Fits & Fugues

Education can be so much more.

Unencorporating Education & The Purpose of Schools Part 2

Click to go to The New Business of Education home.  The writer’s strike may be over, but that doesn’t mean there’s much on. After absorbing only so much of the latest round of school violence, I started flipping channels and came across the Nightly Business Report on a local PBS station and caught the tail end of the teaser for a series they are running about the New Business of Education. Tonight they were talking about educational technology. I was excited to see how ed tech would be represented from the business side. What great timing. For the most part it was about the money to be made and spent. I’m not sure I actually caught much of the content; I got lost thinking about the premise behind the book I’m reading, Unencorporating Education by Dr. William J. Cook Jr and all the business connections to education.

I’m almost a quarter of the way through the book. I’m not buying it all and sometimes it seems that Dr. Cook is often more interested in sounding like an intellectual than with getting his points across clearly. He sometimes makes assumptions that the reader has some background knowledge and content and proceeds without giving any additional information. He doesn’t, at least in the initial chapters, explain why the first word of the title of his book is spelled with an “e.” I get it, but I’d like to have read early on about his thinking behind that. I suppose one could argue that’s the point of the book, but I digress.

Like I said, I’m not buying it all (funny, considering the capitalistic underpinnings of all this), but the idea has been planted and I probably have my business-in-education radar running. Besides all his references to the Scans Report, the Educate America Act, and others in the first chapter, I’m noticing it too. Books Ideas are like that, right? Read the blog entry on the NBR site by the Director of Program Development, Jack Kahn where he asks is education “The next ‘hot’ investment sector.”  Yes, I’m sure, just not the way educators would hope. As if I needed anymore reason to pause consider the statistic Kahn sites: “total education spending in the U.S. is now close to $1 trillion — more than any other service sector except healthcare.” He doesn’t indicate his source, so I went to the Digest of Education Statistics on the U.S. Department of Education’s National Center for Education Statistics. Sure enough, the estimate for 2005-2006 puts it at about $921.8 billion, or about 7.4% of the Gross Domestic Product of the nation. If you go to the site, look at the footnotes. The numbers are probably higher when those variables are factored in and we add two years to the table. Does anyone else find it ironic that potentially useful data from the U.S. Department of Education is not available in a timely manner?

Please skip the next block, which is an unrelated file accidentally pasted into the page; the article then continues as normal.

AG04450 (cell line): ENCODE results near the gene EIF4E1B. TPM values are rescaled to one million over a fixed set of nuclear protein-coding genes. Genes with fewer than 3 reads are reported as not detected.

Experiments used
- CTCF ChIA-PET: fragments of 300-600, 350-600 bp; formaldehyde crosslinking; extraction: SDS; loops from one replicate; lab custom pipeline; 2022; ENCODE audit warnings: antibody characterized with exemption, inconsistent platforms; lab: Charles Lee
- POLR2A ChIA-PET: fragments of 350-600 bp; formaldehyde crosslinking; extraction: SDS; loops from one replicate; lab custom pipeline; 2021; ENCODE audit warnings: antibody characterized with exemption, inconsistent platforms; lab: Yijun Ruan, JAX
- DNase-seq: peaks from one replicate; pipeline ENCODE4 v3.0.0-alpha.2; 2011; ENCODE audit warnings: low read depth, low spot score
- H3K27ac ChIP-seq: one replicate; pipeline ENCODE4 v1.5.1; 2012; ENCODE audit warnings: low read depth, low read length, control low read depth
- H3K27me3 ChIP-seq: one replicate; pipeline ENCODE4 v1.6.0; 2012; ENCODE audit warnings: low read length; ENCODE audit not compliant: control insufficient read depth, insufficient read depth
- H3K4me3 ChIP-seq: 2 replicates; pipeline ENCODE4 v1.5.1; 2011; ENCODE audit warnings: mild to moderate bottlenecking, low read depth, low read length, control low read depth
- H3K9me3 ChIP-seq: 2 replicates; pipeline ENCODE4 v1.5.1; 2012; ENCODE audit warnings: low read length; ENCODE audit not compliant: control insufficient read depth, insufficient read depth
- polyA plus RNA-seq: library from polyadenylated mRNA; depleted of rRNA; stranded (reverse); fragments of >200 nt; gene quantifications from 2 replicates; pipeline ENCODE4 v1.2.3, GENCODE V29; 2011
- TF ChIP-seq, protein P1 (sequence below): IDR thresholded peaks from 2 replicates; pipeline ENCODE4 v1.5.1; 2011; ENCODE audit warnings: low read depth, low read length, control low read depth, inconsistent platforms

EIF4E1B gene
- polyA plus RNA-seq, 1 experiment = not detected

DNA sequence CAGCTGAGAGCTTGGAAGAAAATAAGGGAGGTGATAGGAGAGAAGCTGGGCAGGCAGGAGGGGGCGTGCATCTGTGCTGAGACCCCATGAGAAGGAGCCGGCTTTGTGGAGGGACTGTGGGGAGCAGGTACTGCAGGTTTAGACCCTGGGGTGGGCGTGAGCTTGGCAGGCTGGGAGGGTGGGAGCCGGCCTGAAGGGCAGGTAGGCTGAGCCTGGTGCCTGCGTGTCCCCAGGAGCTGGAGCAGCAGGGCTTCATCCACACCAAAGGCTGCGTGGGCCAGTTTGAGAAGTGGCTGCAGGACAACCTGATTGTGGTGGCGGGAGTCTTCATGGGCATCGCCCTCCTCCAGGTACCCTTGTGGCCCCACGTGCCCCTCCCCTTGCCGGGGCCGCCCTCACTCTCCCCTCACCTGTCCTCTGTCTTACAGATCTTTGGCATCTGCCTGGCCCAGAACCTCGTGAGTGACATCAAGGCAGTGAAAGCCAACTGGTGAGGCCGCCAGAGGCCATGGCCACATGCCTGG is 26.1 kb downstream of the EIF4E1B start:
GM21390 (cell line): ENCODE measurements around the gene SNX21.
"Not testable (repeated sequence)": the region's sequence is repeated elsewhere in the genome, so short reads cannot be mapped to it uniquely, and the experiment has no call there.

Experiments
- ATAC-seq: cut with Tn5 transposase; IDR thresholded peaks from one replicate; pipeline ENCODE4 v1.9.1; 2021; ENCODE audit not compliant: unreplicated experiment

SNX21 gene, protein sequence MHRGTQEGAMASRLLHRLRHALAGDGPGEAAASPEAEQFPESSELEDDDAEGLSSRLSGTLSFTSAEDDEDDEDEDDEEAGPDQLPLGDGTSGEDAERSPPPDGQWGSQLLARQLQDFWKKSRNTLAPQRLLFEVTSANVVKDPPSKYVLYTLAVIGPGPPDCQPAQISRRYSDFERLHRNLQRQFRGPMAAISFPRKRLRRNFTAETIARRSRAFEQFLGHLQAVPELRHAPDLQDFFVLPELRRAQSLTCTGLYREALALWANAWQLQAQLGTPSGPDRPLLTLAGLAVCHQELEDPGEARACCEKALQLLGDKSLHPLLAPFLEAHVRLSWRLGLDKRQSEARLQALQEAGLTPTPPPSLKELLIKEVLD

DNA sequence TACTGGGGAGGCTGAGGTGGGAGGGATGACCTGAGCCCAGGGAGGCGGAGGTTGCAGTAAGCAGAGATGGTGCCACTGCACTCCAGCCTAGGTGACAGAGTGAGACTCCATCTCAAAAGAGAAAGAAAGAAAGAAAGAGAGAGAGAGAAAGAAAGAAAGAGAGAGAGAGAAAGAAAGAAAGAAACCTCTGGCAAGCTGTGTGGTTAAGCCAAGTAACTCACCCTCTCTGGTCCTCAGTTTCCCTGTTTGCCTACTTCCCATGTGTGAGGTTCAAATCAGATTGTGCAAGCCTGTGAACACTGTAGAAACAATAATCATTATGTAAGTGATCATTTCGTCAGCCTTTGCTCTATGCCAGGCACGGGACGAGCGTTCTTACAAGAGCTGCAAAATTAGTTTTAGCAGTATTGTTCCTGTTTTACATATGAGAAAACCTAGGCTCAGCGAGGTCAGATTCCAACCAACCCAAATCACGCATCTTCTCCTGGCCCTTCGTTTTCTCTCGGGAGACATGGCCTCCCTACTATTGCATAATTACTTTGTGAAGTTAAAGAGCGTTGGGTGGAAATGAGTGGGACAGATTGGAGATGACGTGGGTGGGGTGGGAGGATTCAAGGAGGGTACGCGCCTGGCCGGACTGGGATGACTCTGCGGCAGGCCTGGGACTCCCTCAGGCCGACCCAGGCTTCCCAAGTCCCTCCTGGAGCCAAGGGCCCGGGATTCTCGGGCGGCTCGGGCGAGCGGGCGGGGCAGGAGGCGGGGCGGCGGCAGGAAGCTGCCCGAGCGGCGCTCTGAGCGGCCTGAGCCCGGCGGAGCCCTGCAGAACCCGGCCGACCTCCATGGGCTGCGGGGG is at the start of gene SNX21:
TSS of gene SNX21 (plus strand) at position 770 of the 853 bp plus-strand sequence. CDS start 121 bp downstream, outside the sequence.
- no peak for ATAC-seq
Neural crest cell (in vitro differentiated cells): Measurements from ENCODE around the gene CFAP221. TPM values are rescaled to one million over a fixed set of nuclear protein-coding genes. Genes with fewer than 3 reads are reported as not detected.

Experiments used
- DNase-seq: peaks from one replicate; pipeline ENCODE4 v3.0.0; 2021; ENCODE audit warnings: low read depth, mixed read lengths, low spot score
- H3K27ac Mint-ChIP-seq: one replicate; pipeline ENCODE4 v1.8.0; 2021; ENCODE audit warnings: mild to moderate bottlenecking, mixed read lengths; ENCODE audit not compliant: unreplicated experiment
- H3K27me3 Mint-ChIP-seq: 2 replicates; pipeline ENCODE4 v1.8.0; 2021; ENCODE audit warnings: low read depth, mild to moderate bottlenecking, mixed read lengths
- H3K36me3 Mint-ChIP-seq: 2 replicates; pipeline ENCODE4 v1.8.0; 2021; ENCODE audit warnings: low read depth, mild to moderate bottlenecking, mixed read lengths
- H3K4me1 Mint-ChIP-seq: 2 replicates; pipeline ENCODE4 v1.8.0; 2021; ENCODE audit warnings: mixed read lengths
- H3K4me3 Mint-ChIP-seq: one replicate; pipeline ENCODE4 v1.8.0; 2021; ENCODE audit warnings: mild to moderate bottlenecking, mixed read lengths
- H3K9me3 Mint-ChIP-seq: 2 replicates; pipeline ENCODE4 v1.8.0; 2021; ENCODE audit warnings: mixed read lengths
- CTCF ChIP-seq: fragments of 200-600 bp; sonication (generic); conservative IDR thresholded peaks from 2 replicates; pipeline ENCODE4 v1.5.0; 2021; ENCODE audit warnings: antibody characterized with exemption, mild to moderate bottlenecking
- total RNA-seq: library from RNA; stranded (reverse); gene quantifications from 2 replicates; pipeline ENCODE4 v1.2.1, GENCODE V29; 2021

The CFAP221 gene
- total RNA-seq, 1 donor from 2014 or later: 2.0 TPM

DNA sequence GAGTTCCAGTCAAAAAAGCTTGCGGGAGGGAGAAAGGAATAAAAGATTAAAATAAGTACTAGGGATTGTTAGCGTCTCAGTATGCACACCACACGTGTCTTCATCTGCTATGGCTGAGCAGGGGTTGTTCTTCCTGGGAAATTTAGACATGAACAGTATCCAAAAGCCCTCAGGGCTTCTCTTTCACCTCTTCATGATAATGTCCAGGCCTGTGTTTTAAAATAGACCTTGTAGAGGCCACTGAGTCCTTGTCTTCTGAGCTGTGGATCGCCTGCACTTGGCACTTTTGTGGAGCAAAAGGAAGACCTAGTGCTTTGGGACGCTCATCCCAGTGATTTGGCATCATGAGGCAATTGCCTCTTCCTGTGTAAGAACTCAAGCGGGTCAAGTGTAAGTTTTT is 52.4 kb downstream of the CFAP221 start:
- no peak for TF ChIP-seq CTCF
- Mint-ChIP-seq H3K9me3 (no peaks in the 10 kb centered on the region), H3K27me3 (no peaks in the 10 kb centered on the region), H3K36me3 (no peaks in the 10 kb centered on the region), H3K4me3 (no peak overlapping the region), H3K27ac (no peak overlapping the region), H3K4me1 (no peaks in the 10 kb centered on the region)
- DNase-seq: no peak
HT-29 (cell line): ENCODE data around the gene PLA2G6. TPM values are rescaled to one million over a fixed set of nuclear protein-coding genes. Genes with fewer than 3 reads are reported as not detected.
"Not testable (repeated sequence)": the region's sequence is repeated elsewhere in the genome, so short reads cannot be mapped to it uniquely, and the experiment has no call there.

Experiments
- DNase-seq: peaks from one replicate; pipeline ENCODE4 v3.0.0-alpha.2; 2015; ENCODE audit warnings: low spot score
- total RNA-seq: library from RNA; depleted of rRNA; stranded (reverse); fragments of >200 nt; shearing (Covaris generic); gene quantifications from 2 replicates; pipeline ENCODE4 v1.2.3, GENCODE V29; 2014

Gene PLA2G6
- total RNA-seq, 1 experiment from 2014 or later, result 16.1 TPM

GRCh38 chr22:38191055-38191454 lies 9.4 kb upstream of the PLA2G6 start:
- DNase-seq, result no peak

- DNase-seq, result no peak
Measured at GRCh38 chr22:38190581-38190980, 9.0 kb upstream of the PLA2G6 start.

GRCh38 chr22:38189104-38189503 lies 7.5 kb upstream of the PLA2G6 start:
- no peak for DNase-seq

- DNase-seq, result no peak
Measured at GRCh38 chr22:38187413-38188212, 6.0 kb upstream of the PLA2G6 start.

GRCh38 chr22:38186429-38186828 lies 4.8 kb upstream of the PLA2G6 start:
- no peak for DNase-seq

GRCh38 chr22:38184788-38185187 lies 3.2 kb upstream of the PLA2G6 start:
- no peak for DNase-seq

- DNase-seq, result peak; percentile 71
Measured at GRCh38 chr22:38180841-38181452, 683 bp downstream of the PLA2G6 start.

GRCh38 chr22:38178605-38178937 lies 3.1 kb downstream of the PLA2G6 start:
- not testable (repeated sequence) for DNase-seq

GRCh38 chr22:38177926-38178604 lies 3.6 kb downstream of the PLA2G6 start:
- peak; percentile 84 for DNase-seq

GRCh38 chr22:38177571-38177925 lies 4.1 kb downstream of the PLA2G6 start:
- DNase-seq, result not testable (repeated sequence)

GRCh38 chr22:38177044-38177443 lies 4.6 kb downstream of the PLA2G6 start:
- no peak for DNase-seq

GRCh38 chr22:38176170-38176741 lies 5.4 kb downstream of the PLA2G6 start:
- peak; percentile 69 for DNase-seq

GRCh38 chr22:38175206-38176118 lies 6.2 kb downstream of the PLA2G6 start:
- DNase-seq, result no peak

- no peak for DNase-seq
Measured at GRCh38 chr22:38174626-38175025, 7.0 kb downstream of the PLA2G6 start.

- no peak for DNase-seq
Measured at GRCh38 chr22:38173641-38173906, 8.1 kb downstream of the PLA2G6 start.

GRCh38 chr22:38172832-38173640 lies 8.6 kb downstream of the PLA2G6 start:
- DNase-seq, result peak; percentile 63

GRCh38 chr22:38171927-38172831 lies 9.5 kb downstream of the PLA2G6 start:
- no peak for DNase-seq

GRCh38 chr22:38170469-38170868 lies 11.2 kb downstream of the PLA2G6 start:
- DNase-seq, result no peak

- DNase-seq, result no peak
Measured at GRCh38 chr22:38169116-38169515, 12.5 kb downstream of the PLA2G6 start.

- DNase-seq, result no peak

Does that kind of money surrounding education alone prove Dr. Cook’s point? The discussion of money and kids has a distasteful, almost taboo, stigma attached to it, but we can’t serve the kids without it. Are we really diminishing our kids to corporate servitude, as Dr. Cook suggests? Worse yet, does the collective unconscious of some of our young people recognize this and cast them into despair manifested by acts of violence or general apathy? Doom and gloom, I know, but the mashup of school violence and educational encorporation happened for me in only one push of the channel button on the remote. Ideas are like that, right?

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February 14, 2008 - Posted by | Education | , , , , , , , , , , , , , , , , , , , , , , ,

2 Comments »

  1. Corporations exist to maximize shareholder value. If they can lobby Congress to pass laws that turn administration and control of schools over to private organizations and crack into the $1 trillion market you mention – they will do just that.

    Edison Schools many charter schools exist solely to turn profits on the guise that they can make a buck by raising test scores. Test scores – whoever thought the value of an education could be summed up in a #? A test of rote facts that leaves reasoning out and doesn’t test a student’s ability to communicate, create, and collaborate.

    I’ll be checking out the book you mention. You might enjoy, “The Blackboard and the Bottom Line” by Larry Cuban. Link here
    This book discusses similar themes and especially looks at the role of factory influence on early American public education.

    Comment by charlie roy | February 15, 2008 | Reply

  2. Charlie,
    Thanks for the posts. It appears I’ve hit a truth nerve.

    Comment by Rick Tanski | February 16, 2008 | Reply


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